New Member Karen Parsons
Feb 14, 2023
The art of needlecraft is a skill I never mastered but have always admired. I love the way yarns of different colors are joined to create patterns. I love seeing skeins of yarn arranged in rows of colors like a jumbo box of crayons. I was reminded of these images in my conversation with Karen Parsons; I found myself thinking of her as a knitter. Instead of scarves and afghans, Karen knits relationships and connections. The tools of her craft are not knitting needles, hanks of yarn, and blocking mats but rather places, people, and food.
Some of us understand how one can be connected to a place or landscape. Karen shares this with us. Galveston — the city, her neighborhood and neighbors, the tropical flora, and sandy beaches — is the life blood that flows through her heart and psyche. In this place, she knits connections with family and friends. For many years, she ran or bicycled along the streets of her neighborhood; one might have seen her running to the sound of music coming through her wireless ear buds. Now she enjoys walking in her neighborhood, enjoying the beautiful gardens and the people she encounters or enjoying breakfast at the Lil’ Buffalo Grill. Galveston has also been the place she knitted family together with holiday gatherings, especially Christmas. Those gatherings have changed over time, but Karen adapts and continues to knit those connections.
Traveling also knits connections for Karen. She knits into the tapestry of her traveling experiences strong familial ties and friendships. She loves traveling with her husband Jim, treasuring the uninterrupted time that allows them to concentrate on each other as they share conversations and thoughts. She loves her family trips, and two memorable ones came to mind as we talked. One was to England and Scotland in 1986 with her son. The other was a two-month road trip in an RV to Alaska in 2018, traveling along the AlCan Highway, driving through national parks in Canada and the US, and experiencing the sights of the Yukon. When they visited Denali National Park, their granddaughter joined them for three weeks. During this time, the three of them went white water rafting to fish for salmon. Although she loved so much about this trip, she still carries a memory that causes her some distress — the manner in which the salmon were harvested after being caught. Karen also shared fond memories of traveling with a group of special women friends that began in 1983. They have traveled to the mountains, to the Caribbean, and to Florida, maintaining and nourishing the love friends have for each other through all the challenges of time.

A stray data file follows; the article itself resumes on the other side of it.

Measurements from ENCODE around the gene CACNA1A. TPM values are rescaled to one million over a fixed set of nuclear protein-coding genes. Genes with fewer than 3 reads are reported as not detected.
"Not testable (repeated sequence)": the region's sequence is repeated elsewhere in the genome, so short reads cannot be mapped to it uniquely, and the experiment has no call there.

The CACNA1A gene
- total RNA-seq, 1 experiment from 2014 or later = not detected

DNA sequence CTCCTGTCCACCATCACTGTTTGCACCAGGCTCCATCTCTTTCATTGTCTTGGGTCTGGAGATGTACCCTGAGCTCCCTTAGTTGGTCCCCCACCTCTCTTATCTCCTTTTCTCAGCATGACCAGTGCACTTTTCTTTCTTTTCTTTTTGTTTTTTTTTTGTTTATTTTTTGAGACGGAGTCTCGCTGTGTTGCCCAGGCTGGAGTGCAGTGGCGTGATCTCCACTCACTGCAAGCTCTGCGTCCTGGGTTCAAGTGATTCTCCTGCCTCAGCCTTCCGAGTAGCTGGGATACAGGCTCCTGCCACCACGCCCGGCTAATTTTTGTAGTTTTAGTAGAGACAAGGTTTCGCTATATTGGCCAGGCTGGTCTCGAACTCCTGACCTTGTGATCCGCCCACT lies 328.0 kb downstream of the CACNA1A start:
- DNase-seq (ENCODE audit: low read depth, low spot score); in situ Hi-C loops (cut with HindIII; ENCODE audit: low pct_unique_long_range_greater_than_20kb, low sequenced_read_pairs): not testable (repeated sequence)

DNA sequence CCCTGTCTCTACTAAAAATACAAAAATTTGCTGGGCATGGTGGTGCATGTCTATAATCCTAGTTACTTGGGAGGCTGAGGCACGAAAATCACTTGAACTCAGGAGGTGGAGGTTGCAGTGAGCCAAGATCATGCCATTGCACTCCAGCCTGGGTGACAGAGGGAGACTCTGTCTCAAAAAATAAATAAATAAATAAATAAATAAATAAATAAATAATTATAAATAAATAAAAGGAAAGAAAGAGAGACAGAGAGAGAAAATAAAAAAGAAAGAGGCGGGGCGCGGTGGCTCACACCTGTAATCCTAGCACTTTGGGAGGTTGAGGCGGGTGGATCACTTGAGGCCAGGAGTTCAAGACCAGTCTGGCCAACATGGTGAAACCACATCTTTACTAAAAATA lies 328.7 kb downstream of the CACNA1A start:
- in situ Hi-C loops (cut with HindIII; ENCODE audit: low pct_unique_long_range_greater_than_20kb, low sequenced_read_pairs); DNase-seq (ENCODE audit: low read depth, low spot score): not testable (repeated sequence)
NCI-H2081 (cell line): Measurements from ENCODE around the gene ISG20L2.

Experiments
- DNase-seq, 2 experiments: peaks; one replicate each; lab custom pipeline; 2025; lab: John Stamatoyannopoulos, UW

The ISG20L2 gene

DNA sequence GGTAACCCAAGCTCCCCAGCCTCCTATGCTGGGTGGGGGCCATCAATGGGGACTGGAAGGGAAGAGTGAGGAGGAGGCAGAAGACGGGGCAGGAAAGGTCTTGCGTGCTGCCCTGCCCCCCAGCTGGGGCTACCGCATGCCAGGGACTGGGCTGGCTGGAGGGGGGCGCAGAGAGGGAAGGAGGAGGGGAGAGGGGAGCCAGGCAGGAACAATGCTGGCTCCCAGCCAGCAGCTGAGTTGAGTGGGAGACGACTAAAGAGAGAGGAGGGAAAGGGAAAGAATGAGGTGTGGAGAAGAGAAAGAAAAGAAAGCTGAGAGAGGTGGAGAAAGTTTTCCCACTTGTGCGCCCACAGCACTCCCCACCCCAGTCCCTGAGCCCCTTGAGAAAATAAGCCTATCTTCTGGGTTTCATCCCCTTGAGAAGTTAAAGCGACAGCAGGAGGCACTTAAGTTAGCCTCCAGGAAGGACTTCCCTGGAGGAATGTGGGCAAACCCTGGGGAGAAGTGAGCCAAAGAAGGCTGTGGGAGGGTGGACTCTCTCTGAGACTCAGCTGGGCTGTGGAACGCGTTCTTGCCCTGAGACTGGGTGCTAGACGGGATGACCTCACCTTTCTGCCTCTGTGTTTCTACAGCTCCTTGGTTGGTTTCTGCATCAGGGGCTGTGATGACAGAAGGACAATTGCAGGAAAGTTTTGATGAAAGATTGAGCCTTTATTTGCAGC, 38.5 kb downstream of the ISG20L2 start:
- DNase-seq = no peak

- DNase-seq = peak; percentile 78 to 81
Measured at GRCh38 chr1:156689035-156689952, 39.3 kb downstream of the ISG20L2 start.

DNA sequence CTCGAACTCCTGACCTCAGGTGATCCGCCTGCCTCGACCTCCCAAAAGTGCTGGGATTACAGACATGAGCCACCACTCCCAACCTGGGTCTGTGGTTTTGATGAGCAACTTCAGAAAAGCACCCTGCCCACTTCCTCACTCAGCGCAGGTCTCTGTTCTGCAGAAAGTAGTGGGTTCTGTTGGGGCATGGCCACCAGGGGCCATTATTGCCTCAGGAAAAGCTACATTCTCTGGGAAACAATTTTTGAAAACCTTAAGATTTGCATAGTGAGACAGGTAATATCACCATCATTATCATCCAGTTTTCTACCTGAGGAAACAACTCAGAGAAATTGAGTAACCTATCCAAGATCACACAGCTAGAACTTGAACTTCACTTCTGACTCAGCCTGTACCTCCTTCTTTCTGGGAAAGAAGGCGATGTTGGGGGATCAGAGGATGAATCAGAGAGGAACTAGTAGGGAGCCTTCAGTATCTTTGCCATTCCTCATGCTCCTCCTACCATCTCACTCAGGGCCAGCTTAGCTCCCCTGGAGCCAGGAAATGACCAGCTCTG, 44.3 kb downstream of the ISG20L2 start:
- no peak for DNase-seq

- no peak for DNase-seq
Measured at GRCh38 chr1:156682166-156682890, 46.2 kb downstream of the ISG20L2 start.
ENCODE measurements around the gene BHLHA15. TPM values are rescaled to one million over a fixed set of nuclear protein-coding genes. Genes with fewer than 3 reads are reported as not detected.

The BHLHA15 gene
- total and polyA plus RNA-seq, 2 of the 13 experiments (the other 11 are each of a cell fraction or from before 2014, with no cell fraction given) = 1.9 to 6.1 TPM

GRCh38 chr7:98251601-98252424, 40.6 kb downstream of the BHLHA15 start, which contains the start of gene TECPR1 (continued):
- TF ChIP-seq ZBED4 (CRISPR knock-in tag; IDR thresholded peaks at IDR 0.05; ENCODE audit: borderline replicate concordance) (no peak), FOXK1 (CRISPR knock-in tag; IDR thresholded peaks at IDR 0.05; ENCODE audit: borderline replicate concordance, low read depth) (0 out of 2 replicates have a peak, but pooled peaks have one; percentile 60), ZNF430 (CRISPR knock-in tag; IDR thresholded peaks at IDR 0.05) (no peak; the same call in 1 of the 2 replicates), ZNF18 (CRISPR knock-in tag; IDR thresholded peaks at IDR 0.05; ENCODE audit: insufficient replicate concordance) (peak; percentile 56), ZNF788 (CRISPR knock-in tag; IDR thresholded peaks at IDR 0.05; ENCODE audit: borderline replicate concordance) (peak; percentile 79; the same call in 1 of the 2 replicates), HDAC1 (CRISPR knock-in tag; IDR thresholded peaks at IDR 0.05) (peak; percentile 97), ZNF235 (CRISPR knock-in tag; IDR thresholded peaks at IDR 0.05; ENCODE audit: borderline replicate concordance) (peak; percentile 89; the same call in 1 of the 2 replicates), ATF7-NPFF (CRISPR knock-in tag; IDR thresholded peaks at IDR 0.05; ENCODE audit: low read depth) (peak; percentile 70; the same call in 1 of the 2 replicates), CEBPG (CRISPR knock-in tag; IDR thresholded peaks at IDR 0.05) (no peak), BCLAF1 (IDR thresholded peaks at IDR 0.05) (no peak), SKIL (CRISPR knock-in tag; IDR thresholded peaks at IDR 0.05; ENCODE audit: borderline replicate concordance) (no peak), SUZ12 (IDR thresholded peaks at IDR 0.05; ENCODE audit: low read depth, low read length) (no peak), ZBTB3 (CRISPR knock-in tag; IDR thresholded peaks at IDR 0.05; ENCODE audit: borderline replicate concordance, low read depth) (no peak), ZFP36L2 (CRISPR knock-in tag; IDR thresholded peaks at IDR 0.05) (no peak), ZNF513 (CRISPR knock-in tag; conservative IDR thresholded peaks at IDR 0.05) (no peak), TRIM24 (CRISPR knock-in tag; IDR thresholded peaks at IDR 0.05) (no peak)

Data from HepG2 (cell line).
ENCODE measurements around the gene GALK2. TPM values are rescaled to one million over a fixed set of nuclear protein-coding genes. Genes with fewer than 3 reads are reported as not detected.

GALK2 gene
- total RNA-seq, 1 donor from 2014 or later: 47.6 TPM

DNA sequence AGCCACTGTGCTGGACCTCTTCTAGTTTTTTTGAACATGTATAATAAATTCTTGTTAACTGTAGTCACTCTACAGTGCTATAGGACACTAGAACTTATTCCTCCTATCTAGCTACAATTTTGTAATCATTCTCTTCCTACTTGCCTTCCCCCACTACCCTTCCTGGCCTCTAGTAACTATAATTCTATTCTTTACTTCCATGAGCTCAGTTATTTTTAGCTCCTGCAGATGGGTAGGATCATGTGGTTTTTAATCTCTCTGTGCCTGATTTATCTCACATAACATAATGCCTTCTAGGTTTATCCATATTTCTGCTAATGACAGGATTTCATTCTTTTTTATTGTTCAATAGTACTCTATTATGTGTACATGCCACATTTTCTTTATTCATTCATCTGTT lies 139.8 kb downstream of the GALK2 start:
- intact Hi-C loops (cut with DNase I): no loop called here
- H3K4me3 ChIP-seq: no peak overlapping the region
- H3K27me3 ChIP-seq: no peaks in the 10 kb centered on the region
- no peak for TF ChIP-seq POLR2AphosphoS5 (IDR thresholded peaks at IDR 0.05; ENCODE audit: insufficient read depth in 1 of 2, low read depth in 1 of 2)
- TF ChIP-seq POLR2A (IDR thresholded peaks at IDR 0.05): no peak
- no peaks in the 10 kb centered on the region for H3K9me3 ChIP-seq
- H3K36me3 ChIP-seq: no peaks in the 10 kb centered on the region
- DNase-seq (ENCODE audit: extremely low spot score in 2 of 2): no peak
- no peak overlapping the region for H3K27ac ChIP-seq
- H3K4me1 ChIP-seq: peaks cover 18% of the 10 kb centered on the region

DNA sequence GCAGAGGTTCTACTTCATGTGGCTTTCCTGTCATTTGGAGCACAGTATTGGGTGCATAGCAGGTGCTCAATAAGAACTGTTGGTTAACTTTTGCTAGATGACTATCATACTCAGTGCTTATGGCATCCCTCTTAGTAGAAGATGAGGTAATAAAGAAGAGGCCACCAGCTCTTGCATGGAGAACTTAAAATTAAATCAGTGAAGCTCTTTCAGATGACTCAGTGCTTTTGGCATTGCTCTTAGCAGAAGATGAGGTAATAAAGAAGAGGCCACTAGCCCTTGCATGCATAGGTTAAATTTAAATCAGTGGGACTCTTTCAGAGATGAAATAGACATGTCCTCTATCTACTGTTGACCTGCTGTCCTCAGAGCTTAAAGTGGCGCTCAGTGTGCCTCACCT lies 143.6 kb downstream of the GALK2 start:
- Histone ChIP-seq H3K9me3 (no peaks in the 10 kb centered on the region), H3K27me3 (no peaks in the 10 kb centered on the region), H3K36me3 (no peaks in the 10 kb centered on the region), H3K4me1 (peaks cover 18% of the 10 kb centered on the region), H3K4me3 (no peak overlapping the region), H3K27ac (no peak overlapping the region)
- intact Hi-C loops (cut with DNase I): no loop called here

Karen uses another tool to knit connections with friends and family — food. She has over 1,000 recipes she keeps on a cooking app. These recipes serve her well. She hosts her husband’s book club in their home and has cooked a dinner for them at every meeting since August 2001. I think that the flow and synergy of ideas and the bond these men have shared for 21 years rests in part to Karen’s knitting an environment where the men gather at a table over a shared meal, claiming that each meal is the best one. Karen also uses her talent at cooking to knit her connection with her family. Her family loves her pancakes, biscuits, and French toast; their go to meal for birthdays is chicken and homemade dumplings (a three hour process). Karen’s interest in cooking isn’t just about cooking. Cooking is the tool she uses to convey her love. She knits together the ingredients of meals to create memories and to communicate how special each person is to her. Karen makes these specialities not to earn a cooking award but to make those she loves feel cherished and special.
I also learned that Karen felt a responsibility to knit connections in her community. When she was younger and new to Palestine, she wanted the people of this city and her neighbors to know that she had a sincere desire to be a part of this community. To that end she joined clubs and organizations where she invested her time and energy in her city of choice. I think Karen achieved that goal. She is a valued and respected member of our community.
Over time the connections that Karen has nurtured have faced the challenges and changes that life brings. Skilled knitters, like Karen, know how to pick up dropped stitches and twist and weave in new colors. Karen is a masterful knitter who knows how to knit the richness of life and all of its colors into a beautiful afghan of love.